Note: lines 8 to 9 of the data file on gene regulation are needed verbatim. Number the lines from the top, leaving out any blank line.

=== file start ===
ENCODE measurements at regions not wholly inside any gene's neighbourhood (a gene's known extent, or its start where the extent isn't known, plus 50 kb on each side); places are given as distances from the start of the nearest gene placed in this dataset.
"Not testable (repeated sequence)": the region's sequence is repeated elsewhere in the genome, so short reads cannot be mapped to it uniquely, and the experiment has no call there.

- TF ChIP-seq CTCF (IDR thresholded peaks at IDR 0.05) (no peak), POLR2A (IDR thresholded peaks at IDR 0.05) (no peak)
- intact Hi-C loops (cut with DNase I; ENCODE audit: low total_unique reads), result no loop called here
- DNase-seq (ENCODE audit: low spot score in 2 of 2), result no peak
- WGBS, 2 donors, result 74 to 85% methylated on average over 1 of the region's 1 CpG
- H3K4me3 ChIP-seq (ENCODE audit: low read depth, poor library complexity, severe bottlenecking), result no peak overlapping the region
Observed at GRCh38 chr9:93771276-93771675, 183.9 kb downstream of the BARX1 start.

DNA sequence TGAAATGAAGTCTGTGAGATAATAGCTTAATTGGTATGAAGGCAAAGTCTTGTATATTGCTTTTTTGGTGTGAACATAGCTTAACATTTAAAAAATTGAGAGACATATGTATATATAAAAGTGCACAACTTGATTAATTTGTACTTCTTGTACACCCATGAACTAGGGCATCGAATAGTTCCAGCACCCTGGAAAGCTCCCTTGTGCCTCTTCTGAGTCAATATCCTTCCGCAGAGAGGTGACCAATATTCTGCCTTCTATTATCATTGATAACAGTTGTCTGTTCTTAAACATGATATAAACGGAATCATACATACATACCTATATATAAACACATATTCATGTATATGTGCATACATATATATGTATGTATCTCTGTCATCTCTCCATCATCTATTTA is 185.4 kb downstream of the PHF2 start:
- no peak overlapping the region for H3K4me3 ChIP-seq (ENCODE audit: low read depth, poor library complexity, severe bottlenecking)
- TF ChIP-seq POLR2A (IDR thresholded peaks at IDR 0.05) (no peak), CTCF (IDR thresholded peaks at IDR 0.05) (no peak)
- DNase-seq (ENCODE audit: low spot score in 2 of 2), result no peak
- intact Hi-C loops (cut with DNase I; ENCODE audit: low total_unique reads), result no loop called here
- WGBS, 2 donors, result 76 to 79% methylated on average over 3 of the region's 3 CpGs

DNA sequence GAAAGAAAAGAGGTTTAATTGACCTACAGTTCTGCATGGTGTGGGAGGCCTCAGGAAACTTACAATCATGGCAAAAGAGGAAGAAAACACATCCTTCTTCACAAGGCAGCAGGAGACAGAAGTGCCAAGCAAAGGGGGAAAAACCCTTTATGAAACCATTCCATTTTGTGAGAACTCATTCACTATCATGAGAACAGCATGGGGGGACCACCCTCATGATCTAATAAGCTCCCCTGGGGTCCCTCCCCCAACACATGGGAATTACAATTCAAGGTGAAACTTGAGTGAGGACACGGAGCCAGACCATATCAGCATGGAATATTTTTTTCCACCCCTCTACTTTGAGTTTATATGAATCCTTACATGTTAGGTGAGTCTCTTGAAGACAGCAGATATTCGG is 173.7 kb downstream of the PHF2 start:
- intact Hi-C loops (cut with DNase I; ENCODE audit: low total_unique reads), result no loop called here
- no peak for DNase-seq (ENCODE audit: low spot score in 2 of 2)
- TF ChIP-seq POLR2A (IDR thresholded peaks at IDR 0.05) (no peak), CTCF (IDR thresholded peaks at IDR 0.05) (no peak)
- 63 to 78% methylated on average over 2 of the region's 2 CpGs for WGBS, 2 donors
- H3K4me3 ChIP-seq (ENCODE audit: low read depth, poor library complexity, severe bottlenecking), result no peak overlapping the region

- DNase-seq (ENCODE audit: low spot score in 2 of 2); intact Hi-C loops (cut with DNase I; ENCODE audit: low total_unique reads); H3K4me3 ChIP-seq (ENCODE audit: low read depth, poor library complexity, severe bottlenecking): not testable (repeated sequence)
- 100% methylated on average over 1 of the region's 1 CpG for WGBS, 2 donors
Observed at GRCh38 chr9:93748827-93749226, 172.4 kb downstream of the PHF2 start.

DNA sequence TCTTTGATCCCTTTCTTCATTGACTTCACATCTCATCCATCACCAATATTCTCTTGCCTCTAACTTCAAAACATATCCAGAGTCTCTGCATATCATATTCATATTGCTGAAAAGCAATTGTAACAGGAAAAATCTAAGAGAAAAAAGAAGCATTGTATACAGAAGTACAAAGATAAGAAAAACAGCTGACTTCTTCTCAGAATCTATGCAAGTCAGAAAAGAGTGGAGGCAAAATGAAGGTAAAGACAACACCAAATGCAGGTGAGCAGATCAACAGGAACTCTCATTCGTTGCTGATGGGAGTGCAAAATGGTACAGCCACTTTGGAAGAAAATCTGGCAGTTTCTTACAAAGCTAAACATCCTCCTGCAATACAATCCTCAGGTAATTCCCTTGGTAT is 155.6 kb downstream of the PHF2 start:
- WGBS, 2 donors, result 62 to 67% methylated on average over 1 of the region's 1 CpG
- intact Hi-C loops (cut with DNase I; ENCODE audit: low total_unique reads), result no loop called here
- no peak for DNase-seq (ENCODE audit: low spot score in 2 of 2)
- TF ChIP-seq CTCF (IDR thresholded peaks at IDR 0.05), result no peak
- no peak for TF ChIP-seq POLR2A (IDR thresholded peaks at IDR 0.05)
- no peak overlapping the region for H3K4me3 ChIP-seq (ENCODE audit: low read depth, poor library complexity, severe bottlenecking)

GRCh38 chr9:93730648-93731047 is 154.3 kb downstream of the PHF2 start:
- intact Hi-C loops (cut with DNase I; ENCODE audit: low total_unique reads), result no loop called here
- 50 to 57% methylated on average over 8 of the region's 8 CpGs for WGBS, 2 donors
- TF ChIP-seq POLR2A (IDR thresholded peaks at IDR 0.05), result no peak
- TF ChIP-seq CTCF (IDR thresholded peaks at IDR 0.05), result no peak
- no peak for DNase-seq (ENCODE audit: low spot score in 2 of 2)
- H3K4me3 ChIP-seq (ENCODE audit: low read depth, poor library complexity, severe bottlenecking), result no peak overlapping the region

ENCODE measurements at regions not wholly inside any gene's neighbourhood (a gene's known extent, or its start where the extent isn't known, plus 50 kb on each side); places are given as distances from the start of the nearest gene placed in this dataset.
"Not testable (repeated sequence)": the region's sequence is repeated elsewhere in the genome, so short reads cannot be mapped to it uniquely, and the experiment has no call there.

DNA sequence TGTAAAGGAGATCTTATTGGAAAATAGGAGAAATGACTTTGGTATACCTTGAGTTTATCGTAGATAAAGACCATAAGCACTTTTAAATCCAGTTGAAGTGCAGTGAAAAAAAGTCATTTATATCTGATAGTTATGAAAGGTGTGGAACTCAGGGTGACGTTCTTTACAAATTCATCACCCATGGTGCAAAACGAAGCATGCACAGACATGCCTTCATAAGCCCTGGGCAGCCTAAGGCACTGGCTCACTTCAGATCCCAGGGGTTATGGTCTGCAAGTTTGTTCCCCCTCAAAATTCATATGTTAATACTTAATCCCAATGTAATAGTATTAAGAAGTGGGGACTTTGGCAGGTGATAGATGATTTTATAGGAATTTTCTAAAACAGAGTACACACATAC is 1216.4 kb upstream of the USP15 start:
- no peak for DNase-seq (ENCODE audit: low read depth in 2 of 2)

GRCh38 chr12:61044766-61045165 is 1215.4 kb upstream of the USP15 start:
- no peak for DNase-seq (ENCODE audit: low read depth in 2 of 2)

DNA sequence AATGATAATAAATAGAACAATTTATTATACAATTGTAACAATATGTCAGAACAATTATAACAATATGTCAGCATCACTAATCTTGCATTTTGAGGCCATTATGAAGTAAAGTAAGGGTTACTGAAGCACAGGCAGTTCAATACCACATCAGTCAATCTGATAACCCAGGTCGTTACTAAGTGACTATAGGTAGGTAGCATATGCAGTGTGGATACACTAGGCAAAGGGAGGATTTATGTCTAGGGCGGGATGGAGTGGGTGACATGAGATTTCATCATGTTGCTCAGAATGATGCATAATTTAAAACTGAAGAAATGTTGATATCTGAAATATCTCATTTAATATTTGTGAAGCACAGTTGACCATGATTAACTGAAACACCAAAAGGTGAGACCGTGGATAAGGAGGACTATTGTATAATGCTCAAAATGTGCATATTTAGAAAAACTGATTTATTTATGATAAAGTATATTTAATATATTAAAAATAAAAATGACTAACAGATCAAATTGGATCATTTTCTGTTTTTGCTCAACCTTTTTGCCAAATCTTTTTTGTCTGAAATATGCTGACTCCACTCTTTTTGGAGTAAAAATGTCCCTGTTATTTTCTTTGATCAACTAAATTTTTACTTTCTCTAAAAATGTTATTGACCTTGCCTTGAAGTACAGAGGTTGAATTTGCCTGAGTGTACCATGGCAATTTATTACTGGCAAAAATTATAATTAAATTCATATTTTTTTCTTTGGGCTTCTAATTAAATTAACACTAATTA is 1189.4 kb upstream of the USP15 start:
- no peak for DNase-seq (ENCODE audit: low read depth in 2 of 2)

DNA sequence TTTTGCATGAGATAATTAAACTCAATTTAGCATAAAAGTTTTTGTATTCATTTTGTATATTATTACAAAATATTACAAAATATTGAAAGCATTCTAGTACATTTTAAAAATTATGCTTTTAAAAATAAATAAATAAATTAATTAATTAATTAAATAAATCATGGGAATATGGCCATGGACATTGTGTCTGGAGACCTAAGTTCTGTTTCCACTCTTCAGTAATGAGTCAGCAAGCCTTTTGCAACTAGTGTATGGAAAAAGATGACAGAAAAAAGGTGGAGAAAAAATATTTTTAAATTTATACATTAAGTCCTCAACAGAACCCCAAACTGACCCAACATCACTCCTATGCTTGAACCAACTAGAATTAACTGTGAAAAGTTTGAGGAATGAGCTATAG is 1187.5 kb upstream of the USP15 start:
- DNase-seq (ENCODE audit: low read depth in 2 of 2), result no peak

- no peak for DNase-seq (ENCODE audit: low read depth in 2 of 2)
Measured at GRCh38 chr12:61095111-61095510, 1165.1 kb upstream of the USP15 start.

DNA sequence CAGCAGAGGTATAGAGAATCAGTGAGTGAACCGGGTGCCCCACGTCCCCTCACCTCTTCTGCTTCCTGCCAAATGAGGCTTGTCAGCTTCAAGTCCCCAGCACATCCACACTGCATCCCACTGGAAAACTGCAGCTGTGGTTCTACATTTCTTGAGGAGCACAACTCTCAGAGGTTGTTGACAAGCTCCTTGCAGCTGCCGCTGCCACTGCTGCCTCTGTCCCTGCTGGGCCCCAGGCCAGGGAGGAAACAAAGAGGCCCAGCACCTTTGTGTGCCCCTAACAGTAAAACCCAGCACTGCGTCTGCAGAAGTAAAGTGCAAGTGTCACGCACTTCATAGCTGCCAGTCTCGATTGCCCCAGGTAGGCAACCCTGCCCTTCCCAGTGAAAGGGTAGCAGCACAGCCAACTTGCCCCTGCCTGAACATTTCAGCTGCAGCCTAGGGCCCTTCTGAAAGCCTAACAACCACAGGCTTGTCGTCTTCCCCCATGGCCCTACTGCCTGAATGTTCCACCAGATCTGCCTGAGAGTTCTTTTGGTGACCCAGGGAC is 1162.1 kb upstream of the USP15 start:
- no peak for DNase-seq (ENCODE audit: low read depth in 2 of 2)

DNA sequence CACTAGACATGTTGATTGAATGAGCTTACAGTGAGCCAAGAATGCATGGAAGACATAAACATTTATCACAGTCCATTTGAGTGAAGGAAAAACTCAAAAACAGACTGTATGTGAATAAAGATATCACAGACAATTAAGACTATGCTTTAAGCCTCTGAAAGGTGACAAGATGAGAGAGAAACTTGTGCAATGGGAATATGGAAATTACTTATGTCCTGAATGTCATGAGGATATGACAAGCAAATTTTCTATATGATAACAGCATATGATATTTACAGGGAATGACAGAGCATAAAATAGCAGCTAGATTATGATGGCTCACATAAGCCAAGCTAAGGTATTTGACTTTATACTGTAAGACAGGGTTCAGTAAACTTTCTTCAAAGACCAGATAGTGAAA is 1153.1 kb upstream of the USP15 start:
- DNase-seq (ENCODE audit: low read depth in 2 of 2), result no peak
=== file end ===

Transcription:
Observed at GRCh38 chr9:93771276-93771675, 183.9 kb downstream of the BARX1 start.

DNA sequence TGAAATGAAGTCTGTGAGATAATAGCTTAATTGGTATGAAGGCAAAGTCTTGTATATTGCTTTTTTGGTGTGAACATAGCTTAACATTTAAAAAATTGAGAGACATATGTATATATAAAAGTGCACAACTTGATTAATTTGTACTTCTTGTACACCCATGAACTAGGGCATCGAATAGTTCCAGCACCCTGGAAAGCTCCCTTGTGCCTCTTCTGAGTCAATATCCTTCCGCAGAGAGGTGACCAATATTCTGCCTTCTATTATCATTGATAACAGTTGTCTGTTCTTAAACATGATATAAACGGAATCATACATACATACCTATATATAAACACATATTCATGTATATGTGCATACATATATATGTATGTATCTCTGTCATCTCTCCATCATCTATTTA is 185.4 kb downstream of the PHF2 start: